December 3rd, 2010 by Hafiz Noor Shams
Although normatively one should not judge a book by its cover, positively, first impression matters. The first few lessons in economics are likely to affect a person’s perspective on the roles of government. Those who are familiar with economics and who ended up skeptical with the concept of activist government have to suffer those first lessons that suggest increased government spending in the economy is good.
Introductory macroeconomics at the undergraduate level typically presents the Keynesian consensus quite forcefully. Students tend to spend considerable amount of time studying the mechanics of simple IS-LM. The simplified model, while useful as a primer and for the cultivation of understanding in the workings of the economy, tends to overemphasize the effectiveness of government spending in the economy. In the jargons of macroeconomics for example, increase (decrease) in government spending positively (negatively) shifts the IS curve to increase (decrease) aggregate demand that eventually increases (decreases) economy-wide output, given all else the same.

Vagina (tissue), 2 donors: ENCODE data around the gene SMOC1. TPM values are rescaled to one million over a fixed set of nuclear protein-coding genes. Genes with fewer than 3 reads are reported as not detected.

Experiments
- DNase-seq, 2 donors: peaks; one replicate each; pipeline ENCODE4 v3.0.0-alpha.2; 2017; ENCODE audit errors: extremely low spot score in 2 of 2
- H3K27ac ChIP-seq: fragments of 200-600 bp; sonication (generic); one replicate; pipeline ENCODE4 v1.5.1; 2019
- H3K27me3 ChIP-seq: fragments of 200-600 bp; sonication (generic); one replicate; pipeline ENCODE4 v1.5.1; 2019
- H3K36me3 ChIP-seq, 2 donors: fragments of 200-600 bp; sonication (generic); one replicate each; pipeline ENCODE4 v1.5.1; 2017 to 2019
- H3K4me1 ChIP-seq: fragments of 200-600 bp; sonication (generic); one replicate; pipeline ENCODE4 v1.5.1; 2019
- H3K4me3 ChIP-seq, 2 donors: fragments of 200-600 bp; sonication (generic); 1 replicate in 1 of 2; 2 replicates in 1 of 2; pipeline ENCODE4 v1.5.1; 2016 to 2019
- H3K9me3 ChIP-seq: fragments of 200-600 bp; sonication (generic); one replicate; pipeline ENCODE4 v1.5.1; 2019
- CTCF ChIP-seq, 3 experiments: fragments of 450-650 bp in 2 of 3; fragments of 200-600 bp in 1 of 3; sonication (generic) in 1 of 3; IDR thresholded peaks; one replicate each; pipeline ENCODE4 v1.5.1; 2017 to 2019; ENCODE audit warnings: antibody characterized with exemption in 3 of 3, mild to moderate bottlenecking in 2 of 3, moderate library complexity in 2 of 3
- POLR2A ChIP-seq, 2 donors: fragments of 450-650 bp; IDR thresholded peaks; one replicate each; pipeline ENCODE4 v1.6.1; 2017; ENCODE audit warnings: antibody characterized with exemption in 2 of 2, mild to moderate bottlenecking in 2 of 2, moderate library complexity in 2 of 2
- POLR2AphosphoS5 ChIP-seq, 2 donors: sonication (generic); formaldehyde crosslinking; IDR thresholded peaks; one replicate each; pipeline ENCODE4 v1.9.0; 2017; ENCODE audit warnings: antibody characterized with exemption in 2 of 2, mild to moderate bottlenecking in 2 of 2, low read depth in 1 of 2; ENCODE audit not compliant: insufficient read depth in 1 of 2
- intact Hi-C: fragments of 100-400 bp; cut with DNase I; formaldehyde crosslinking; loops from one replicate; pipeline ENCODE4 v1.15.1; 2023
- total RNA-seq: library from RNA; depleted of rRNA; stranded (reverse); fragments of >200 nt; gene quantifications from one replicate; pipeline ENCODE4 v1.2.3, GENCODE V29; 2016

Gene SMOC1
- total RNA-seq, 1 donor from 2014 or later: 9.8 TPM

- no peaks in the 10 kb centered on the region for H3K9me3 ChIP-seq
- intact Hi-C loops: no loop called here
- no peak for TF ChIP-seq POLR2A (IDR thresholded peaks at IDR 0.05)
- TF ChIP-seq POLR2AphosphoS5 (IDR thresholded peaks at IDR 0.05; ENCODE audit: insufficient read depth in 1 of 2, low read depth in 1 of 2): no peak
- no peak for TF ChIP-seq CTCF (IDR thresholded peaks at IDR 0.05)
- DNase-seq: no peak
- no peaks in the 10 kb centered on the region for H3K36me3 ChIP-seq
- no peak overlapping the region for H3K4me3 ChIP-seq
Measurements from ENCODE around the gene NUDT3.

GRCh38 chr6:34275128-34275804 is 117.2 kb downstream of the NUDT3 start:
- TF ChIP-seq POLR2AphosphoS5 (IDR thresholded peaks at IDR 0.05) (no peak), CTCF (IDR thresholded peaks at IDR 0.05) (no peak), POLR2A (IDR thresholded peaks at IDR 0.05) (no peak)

Other complications do get introduced to shake that ceteris paribus assumption by a bit like the crowding out effect of higher interest rate on other components of the GDP and the dynamic of monetary policy. Here, for the first time, macroeconomics cautions students that sometimes, the effect of change in government spending can be ambiguous.
Add more complications and only then, government spending can be bad. Unfortunately, by adding more and more complications, the pedagogic value becomes marginal, making it wise for teachers of introductory macroeconomics to stop at the level where the lesson of the semester suggests that government spending is largely favorable.
By the time simple complications such as monetary policy are introduced, the perception that government is almighty will already have been ingrained in students. Consider the Keynesian multiplier. Students will learn this concept early, well before greater realism appears in the picture. Specifically, it is the idea that an increase in government spending has amplifying impact on total output, never mind that the rate of the multiplier itself is controversial.
My biggest grip has always been the silence regarding government finance. Increased government spending has to be funded. This concern is only answered at the later stage of introductory course, where Ricardian equivalence is finally mentioned. When it is mentioned however, it sounds like a minor curiosity only.
Given the bias, it is a miracle how anybody could finish undergraduate economics and become skeptical of government spending being the panache to short-term economic fluctuation.